Carolyn Miller lives in the beautiful Southern Highlands of New South Wales, Australia, with her husband and four children. Together with her husband she has pastored a church for ten years, and worked part-time as a public high school English and Learning and Support teacher.
A longtime lover of romance, especially that of Jane Austen and Georgette Heyer’s Regency era, Carolyn holds a BA in English Literature, and loves drawing readers into fictional worlds that show the truth of God’s grace in our lives. Her Regency novels include The Elusive Miss Ellison, The Captivating Lady Charlotte, and The Dishonorable Miss DeLancey, all available from Amazon, Book Depository, Koorong, etc
Connect with her: website | facebook | pinterest | twitter

Wednesday, 14 March 2018

Remembering Billy Graham

Photo source: Herald Sun

The Year 1979

The photo at left was taken in 1979 at one of Mr. Graham’s crusade meetings held at Sydney’s largest racecourse. 1979! Oh what a year. I think back on it with great fondness. I was in Year 10 at school and I particularly loved that school year. I even did well at Science that was a first for me. It gave me a boost especially as I wanted to follow in my Dad’s footsteps and study medicine. When it came to selecting my subjects for the final two years of school, I ignored the vocational guidance tests that indicated I was more suited to arts-style courses, and chose to study physics and chemistry so as to give myself a chance of qualifying for medicine. I soon discovered in the early weeks of Year 11 that I really wasn’t cut out for either of them. Darn!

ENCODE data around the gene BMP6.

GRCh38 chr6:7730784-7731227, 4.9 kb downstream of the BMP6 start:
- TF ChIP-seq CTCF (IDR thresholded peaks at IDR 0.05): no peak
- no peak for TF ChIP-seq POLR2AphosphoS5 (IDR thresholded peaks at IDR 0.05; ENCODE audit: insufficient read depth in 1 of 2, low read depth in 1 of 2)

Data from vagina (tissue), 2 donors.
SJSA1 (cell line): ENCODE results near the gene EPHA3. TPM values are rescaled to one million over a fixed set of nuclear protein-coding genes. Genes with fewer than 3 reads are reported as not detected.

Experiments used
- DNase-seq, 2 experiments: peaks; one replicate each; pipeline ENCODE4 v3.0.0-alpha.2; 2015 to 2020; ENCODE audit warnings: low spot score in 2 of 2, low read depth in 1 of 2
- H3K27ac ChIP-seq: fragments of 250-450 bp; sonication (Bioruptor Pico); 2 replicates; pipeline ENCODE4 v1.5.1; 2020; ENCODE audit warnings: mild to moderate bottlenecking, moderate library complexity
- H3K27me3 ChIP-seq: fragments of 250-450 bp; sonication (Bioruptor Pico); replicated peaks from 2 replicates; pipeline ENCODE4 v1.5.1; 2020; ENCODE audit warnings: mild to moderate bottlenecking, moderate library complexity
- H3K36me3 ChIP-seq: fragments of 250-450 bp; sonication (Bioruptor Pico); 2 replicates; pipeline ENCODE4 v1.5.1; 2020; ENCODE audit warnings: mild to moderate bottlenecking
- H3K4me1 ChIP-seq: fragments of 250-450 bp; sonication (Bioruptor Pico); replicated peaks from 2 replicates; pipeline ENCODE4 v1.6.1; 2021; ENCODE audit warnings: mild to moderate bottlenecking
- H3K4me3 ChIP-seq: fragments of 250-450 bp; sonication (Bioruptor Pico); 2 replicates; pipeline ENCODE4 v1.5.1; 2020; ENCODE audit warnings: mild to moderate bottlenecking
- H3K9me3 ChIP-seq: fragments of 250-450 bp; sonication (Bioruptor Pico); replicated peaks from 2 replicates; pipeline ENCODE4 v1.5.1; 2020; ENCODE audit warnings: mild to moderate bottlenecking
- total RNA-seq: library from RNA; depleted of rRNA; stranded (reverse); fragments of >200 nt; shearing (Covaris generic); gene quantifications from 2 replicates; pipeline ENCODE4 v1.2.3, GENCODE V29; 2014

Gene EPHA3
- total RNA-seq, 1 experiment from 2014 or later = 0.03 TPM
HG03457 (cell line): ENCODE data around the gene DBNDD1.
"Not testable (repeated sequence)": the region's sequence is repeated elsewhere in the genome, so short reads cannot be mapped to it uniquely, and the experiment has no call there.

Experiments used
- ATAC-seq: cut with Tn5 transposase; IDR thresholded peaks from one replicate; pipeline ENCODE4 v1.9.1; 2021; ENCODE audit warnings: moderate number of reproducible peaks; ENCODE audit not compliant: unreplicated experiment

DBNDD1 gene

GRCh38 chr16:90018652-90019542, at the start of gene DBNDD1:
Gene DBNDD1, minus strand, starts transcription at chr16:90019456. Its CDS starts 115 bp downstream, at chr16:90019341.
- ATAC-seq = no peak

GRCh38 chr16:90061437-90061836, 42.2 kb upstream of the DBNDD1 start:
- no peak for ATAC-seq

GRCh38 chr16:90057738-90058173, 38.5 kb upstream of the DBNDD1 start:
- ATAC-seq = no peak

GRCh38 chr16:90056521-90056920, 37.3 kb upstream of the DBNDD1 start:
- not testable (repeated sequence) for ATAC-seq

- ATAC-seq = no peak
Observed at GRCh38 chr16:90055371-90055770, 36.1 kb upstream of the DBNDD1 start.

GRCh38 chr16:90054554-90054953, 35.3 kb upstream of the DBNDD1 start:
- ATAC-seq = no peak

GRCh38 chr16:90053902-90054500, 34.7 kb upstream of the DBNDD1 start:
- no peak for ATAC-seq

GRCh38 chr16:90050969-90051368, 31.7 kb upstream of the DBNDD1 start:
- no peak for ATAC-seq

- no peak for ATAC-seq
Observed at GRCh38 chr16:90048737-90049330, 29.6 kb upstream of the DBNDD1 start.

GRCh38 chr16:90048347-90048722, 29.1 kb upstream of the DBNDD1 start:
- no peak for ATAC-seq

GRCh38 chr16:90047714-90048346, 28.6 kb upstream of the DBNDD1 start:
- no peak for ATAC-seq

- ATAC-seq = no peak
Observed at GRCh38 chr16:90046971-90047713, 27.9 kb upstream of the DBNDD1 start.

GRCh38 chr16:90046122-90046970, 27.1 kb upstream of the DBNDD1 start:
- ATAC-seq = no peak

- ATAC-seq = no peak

But more significantly in 1979 I met Jesus. Because of Mr. Graham.

I had been attending youth fellowship and church for about nine months when Mr. Graham’s crusade came to town. So many of us from church attended that we had buses ferry us to the other side of Sydney to Randwick Racecourse to attend each night. We had a lot of fun on those bus trips.

I attended five nights. To hear Mr. Graham speak. To hear more about this person, Jesus Christ. I responded to his alter call invitation on the first night. I remember that stirring in the gut, will I/won’t I, and then having to make a long trek from my seat in one of the stands to the front of the stage. I was met by a man, one of hundreds of volunteers, who said a few things and gave me a small book. I never heard from him again. But that didn’t matter. I’d accepted Jesus into my life. I was born again.